During March 2012, a salvage excavation was conducted at Kh. Umm Leisun in Jerusalem (Permit No. A-6427; map ref. 223278/627433), following the discovery of a cistern prior to the installation of a water line. The excavation, undertaken on behalf of the Israel Antiquities Authority and underwritten by the Gihon Company, Ltd., was directed by S. Mizrahi, with the assistance of N. Nehama (administration), N. Shami (archaeological inspection), M. Kunin and A. Hajian (surveying), B. Touri (safety), D. Levi (GPS) and N. Zak and M. Cohen (drafting).
The settlement at Kh. Umm Leisun, on a hill between Nahal Darga to the west and Wadi Iluzto the east, was founded in the twentieth century CE. The cistern was located on the hilltop (707 m asl; Fig. 1). According to the maps of the British Survey (Conder and Kitchener 1883: Sheet XVII), the region was uninhabited and named ‘Umm el Aisun’. The closest settlement is Sur Bahir, which was described at the end of the nineteenth century as a modern village with stone houses where c. 400 residents lived (Guérin 1968; Conder and Kitchener 1883:30). Presumably, the region was used as an agricultural area that was cultivated by the inhabitants of Sur Bahir until the village of Umm Leisun was established. Archaeological excavations were formerly conducted in the vicinity, at Khirbat Umm Leisun, c. 300 m north of the current excavation, where a Georgian monastery that existed from the Byzantine until the Early Islamic (749 CE) periods was revealed. A cave below the monastery contained the remains of a ritual bath (miqwe) and pottery that attested to the existence of a Jewish settlement in the Early Roman period (Seligman and Abu Raya 2000, 2002; Kloner 2000:147). A terrace wall was exposed in the northeastern part of the village; it dated to the Byzantine period and continued to be used in the Early Islamic period. Remains of rock-cuttings were discovered on the bedrock (Permit No. A-5828). At Horbat Brekhot, c. 1 km south of the excavation area, remains of walls built of large roughly hewn stones that were part of a large building dating to the Iron Age II were discovered. Furthermore, a stone clearance heap that was delimited by field walls and date from the Roman and Byzantine periods was excavated (Permit No. A-4884).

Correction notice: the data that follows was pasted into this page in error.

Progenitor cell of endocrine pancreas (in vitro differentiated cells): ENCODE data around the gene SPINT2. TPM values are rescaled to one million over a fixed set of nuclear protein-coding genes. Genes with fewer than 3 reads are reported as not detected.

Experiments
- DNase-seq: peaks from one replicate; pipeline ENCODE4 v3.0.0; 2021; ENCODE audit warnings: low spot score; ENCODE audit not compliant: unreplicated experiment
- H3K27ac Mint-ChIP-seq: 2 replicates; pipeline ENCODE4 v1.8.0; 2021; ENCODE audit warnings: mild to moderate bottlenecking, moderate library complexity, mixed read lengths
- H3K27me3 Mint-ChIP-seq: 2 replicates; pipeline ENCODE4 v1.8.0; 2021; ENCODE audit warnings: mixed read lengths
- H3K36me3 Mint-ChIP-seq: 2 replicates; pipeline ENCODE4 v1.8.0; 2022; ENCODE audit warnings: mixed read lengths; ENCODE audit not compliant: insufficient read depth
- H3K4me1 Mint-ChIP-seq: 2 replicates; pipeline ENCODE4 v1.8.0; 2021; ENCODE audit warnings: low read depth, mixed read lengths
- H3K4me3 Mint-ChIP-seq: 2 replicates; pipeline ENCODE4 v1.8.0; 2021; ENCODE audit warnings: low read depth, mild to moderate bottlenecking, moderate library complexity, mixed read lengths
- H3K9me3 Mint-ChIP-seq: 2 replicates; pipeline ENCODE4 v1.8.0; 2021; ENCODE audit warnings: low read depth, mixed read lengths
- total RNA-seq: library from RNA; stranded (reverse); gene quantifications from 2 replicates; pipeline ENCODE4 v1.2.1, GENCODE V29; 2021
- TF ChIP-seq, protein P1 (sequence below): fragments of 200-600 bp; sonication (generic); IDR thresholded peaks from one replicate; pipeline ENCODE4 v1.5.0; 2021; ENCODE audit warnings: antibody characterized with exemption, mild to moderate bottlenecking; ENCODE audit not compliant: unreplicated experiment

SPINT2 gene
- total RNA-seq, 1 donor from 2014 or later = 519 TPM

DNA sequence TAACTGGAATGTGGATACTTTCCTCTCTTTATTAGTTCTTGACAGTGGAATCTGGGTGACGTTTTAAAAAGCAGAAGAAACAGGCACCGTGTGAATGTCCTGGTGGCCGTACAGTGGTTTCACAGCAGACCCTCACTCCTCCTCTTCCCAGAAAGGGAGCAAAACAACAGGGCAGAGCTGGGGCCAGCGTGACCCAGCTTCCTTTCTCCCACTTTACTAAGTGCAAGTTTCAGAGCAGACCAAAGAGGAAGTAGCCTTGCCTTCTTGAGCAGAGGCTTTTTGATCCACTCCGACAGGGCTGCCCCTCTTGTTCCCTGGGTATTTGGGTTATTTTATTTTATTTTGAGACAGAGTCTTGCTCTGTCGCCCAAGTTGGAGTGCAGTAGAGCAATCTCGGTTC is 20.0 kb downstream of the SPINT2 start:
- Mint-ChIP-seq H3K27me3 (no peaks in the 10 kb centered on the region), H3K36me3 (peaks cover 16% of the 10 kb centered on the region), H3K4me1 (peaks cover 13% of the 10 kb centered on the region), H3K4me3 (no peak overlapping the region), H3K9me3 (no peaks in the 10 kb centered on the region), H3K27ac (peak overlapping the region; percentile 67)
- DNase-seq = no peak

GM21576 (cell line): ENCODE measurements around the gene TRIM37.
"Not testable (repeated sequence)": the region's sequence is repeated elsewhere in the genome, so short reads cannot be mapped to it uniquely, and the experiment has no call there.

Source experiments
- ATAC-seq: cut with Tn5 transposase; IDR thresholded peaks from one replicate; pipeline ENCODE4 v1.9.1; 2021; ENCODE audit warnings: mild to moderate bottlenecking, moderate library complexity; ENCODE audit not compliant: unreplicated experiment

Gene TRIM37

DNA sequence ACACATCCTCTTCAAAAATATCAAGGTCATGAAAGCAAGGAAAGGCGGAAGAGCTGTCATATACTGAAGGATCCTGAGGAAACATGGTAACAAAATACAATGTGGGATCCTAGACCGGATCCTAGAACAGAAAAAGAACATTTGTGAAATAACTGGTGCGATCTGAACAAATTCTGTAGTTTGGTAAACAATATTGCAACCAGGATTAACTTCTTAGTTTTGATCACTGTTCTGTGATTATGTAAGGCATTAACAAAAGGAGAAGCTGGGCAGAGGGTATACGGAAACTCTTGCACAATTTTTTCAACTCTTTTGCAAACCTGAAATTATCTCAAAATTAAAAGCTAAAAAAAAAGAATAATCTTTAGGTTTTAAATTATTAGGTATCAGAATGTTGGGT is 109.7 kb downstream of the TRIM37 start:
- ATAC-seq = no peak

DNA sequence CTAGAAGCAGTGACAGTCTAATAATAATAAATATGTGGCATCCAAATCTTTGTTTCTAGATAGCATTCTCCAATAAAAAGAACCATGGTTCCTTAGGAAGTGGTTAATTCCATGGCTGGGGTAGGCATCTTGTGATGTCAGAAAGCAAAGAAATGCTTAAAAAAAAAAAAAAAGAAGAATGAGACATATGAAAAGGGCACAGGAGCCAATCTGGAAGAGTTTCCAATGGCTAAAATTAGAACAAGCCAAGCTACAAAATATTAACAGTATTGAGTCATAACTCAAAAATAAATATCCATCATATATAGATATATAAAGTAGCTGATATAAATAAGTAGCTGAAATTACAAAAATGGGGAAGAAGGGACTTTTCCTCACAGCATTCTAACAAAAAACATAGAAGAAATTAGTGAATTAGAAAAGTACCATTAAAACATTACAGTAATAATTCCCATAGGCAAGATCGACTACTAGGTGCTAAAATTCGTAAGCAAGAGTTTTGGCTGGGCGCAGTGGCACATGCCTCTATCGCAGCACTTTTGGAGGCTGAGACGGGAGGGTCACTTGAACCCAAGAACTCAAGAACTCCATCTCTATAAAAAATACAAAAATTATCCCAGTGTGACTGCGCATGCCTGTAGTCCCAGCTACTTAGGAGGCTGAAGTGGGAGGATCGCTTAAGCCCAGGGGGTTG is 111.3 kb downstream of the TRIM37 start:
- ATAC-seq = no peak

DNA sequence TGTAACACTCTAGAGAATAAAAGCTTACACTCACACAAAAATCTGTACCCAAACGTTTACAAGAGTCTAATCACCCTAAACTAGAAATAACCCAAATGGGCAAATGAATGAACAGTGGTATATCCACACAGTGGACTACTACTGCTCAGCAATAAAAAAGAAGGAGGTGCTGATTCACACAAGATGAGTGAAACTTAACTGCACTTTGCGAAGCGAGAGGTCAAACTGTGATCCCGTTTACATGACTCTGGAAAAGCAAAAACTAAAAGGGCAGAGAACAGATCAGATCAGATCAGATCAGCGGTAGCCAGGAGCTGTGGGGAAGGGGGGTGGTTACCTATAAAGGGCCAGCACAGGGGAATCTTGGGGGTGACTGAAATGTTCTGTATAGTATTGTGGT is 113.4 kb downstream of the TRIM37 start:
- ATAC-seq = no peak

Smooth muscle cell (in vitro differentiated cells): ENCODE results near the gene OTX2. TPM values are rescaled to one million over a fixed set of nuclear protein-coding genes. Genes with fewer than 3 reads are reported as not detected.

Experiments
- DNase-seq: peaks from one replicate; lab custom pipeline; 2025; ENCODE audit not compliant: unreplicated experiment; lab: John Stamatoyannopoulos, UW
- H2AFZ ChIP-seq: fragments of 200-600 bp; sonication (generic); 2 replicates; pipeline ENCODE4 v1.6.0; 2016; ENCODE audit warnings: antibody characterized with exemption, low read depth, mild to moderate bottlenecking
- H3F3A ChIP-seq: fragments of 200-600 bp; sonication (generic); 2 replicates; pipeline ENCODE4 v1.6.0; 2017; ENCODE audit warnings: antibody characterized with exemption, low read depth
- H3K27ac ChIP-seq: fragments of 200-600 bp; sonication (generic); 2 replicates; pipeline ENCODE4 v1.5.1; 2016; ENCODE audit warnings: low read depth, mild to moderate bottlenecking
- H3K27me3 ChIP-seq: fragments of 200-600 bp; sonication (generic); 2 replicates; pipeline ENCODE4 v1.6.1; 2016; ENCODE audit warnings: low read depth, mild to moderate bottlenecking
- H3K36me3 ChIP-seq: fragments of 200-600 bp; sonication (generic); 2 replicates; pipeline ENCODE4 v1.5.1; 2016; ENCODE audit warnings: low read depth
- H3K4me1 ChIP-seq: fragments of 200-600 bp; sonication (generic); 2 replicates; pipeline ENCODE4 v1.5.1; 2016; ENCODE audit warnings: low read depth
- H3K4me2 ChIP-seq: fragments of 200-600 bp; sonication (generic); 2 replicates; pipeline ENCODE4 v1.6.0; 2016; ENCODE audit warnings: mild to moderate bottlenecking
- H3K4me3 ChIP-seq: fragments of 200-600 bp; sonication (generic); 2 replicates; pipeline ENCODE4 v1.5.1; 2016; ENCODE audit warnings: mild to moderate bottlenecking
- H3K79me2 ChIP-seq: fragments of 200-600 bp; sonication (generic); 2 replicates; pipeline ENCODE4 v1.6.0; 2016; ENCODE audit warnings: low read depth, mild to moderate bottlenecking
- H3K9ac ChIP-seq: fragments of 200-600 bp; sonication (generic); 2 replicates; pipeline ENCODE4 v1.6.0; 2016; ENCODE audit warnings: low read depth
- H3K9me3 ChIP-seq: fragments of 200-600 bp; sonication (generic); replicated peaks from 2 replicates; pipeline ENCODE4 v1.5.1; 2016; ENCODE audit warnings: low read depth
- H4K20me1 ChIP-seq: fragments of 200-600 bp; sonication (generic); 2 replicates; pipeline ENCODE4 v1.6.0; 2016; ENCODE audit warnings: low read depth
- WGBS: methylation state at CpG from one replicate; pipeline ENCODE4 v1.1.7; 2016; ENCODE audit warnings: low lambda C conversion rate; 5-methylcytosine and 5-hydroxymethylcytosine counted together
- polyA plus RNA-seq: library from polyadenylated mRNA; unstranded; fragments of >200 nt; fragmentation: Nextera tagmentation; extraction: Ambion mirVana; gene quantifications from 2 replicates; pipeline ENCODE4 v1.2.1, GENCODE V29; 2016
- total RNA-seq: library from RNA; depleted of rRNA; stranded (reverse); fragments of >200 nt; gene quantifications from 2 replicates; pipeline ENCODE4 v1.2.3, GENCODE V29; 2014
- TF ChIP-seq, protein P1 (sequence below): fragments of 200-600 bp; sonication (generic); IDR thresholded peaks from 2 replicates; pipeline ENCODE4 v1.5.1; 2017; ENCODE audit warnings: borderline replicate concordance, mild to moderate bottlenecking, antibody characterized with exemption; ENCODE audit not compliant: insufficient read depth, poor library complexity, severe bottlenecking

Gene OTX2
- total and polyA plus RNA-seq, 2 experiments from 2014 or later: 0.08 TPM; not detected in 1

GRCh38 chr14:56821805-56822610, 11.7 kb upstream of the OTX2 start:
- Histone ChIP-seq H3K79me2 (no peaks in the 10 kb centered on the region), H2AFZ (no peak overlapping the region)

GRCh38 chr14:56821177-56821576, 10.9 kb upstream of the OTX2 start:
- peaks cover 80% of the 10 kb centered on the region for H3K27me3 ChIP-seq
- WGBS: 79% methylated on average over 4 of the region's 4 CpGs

An area (L400; 6.0×7.5 m; Figs. 2, 3) was excavated and its surface that served as the ceiling of the cistern was exposed, as well as an opening for drawing water and a cupmark. The northwestern side of the cistern, which was damaged by mechanical equipment when the water pipe was being installed, was also excavated. The cistern itself was not excavated due to the possible collapse of its ceiling.
The opening through which water was drawn was rock-hewn and circular (diam. 0.9 m, depth 0.22 m) and sealed with a large irregular-shaped fieldstone (0.5×0.7 m, height 0.31; Fig. 4). A cupmark hewn in the bedrock (L401; diam. 0.2 m, depth 0.18 m; Fig. 5) was discovered c. 2.5 m east of the opening. The elliptical cistern (9×12 m, depth 3.5 m) was hewn in limestone bedrock and was coated with white gravelly plaster from its bottom to midway up its side (Fig. 6). Alluvium penetrated into the opening after the cistern was no longer in use (Fig. 7). Two layers were exposed in the excavation on the northwestern side (L402; 1×2 m; Fig. 8); an upper layer (thickness 0.5 m) that was an accumulation of brown alluvium with medium and large stones and potsherds from the Iron Age and Byzantine period, and a lower layer that consisted of light colored soil, reaching the bottom of the cistern (max. thickness 0.4 m; Fig. 9) and several non-diagnostic potsherds.
Since only a small portion of the cistern was excavated and the ceramic finds were eroded, it is impossible to date the time of its construction or use. Archaeological evidence in the region points to the existence of a Byzantine–Early Islamic monastery and a Jewish settlement from the Early Roman period at nearby Khirbat Umm Leisun (Seligman and Abu Raya 2002
). It seems that a settlement hiatus transpired in the region from the Islamic period until the early twentieth century CE and the construction of the village. Therefore, it can be cautiously suggested that the cistern was installed in one of these periods.
Conder C. R. and Kitchener F. H. 1883. The Survey of Western Palestine. Volume III. Judaea.London.
Guérin V. 1983. Description géographique, historique et archéologique de la Palestine. Third volume: Judaea [translation to Hebrew from the French by H. Ben-Amram]. Jerusalem. Pp. 57–58.
Kloner A. 2000. Survey of Jerusalem, the Southern Sector. Jerusalem.
Seligman J. and Abu Raya R. 2000. Jerusalem, Umm Leisun. HA-ESI 111:72*.